Behind the curtain: Stage manager does it all
Stage Management freshman Ciara Ayala is the head stage manager of “Now This” in its world premiere at UH. Though she may be young, she’s had great success in running a major production with complex technical aspects.
“I was so excited when I got the news (that I would be head stage manager),” Ayala said. “Then we got into it and we realized how queue-heavy it was going to be.
“Then I was just like, I’ve done technical heavy shows before, but I’ve never really done the technical side because it was in high school and it was much much different. So I was really worried about being able to call those queues.”
However, Ayala had no problem queuing tech or dealing with any of the other responsibilities of being stage manager.
Aside from queuing lights, sound and projection technology, Ayala is also responsible for facilitating rehearsals, acting as a liaison between director and design departments and making sure that all aspects of the show go smoothly and stand up under the scrutiny of the director’s vision. It’s a big job, Ayala explained.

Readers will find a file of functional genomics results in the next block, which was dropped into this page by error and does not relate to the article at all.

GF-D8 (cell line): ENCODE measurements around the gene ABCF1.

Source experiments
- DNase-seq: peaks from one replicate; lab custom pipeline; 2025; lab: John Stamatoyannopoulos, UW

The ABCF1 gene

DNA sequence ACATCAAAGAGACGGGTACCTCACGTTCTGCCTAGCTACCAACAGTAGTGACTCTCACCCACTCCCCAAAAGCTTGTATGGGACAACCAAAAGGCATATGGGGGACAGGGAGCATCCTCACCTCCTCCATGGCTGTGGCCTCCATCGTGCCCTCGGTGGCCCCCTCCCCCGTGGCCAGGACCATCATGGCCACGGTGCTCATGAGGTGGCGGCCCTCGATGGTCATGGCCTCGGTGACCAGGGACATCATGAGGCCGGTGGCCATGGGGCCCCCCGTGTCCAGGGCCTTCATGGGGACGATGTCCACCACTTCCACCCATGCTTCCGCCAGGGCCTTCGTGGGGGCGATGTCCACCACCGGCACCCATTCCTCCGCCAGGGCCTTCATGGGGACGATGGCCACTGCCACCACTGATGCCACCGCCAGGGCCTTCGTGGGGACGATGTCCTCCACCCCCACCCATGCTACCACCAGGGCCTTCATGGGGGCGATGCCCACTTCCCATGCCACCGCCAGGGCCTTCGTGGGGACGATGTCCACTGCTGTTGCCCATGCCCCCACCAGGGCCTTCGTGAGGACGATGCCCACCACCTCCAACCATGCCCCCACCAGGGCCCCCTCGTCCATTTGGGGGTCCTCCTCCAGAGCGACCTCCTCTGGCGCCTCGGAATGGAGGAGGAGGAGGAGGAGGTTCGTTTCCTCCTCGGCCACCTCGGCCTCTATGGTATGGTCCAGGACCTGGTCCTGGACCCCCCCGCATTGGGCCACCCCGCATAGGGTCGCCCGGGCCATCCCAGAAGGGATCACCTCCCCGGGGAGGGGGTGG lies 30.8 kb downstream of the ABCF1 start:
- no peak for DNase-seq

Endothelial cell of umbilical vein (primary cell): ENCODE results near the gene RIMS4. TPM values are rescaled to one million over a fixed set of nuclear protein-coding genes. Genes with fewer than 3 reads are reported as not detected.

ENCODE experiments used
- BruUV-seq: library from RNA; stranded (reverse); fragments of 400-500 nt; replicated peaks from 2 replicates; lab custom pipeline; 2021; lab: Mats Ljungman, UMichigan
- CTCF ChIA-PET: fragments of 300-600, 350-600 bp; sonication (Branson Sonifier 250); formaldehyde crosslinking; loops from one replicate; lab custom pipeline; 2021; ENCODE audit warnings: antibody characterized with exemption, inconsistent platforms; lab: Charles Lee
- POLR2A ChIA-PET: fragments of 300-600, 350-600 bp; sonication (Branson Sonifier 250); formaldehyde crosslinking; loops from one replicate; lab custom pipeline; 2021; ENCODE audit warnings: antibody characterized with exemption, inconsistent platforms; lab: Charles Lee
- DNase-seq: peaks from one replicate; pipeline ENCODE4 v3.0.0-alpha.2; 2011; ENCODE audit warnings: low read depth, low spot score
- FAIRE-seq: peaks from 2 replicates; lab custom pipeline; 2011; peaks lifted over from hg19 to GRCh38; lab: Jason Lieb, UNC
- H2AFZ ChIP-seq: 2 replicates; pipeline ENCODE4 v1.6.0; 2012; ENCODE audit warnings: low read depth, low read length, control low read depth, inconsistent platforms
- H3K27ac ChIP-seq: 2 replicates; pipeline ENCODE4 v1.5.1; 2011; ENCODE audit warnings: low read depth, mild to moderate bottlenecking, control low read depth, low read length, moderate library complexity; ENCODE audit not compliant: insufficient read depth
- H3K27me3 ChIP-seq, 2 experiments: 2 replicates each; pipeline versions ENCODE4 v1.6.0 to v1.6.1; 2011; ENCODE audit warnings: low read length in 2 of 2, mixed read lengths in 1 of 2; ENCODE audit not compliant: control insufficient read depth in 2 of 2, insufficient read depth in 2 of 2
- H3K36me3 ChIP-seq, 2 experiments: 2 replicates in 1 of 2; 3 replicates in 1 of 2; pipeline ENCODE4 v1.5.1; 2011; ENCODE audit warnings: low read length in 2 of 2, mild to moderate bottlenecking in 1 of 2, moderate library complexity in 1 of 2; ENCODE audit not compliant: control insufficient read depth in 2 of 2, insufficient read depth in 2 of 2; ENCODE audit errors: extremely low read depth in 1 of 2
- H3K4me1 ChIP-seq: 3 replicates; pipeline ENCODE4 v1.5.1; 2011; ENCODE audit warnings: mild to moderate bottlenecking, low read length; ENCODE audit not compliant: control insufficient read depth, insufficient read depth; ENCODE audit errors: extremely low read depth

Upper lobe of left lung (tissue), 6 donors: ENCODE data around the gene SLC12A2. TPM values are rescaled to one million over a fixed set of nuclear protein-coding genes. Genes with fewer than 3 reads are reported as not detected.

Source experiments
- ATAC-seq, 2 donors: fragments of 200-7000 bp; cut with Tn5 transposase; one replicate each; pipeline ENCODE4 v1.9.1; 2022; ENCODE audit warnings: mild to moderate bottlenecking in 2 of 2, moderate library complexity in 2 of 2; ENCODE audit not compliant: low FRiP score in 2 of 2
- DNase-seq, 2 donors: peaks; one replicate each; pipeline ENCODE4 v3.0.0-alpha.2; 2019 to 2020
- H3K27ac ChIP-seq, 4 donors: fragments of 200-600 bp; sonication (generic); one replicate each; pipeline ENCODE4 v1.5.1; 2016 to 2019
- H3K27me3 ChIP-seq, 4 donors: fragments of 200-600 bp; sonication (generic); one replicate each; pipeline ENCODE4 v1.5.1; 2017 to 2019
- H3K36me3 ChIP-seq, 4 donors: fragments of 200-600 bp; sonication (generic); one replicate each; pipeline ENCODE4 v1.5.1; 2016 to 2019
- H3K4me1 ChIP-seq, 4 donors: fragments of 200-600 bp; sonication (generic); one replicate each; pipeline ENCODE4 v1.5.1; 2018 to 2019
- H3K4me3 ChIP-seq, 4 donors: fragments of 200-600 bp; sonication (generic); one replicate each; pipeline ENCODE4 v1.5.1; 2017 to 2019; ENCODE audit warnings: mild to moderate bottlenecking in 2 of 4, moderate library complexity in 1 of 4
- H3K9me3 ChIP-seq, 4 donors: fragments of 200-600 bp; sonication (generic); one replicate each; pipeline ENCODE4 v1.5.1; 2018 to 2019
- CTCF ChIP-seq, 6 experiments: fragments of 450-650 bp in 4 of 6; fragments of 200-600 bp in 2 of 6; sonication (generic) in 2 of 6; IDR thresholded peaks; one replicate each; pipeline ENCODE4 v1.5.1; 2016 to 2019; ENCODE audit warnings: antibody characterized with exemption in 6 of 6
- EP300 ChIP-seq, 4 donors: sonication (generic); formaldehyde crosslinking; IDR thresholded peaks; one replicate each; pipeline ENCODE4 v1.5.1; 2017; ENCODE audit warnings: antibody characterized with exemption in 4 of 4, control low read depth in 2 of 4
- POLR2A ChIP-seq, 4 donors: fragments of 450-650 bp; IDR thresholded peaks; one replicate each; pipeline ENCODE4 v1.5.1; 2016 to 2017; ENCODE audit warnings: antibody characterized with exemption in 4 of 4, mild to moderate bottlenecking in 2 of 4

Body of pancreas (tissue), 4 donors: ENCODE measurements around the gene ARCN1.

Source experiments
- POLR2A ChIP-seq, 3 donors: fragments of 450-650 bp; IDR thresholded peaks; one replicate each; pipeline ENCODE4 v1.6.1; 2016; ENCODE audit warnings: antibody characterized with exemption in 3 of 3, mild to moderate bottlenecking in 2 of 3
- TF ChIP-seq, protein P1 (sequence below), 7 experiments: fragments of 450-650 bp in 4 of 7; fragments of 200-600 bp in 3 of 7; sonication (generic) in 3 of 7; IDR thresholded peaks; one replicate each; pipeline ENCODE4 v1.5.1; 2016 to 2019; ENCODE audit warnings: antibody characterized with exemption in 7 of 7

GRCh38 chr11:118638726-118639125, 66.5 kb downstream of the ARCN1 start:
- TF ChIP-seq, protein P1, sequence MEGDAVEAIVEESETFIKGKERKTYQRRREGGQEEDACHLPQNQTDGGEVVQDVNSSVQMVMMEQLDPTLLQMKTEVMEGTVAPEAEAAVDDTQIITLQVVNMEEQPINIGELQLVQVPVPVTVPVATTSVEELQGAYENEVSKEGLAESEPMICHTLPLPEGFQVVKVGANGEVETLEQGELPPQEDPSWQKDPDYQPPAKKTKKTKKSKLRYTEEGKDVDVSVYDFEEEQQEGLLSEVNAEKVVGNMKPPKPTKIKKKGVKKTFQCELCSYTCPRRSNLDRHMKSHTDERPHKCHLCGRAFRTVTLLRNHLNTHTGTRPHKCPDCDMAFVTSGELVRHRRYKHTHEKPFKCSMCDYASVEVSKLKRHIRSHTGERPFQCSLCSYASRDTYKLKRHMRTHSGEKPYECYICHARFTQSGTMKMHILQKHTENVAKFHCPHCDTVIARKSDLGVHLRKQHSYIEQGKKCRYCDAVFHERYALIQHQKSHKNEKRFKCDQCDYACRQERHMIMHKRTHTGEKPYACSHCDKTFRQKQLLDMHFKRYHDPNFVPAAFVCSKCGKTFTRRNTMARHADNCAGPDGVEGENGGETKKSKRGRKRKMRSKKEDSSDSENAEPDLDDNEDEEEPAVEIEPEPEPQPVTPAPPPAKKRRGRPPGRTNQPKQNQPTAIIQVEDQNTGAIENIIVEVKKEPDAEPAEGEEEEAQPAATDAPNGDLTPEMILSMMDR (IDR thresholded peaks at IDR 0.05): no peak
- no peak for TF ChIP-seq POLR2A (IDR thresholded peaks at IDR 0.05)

“There’s no way I could communicate to you how many things that I do,” Ayala said. “And for people who don’t know what a stage manager does or is, it’s really, really difficult to explain to them, especially if you’re not in the theatre world.
“And even then, a lot of people who are in the theatre world still don’t know half of the things a stage manager does.”
Despite the difficulty of her position, Ayala has enjoyed working with the cast and crew of the play.
“Every cast is like a new family or every show is like a new family, and this cast was great,” she said. “I loved every single one of them. They were all really fun to work with and it was across the board — there were freshman and grad students, and it was just really, really fun.”
But with several more showings of “Now This” remaining, Ayala’s work is not over yet. “Now This” will be showing on April 19, 20, 21, 22 and 23 at 8 p.m. and on April 23 and 24 at 2 p.m.
Ayala hopes that audiences will enjoy the play and is excited to see how they will receive it.
“I love the show,” Ayala said. “I read the script and I fell in love and now I’m just excited to see how everyone likes it with all of the projections and the lights and all of that.”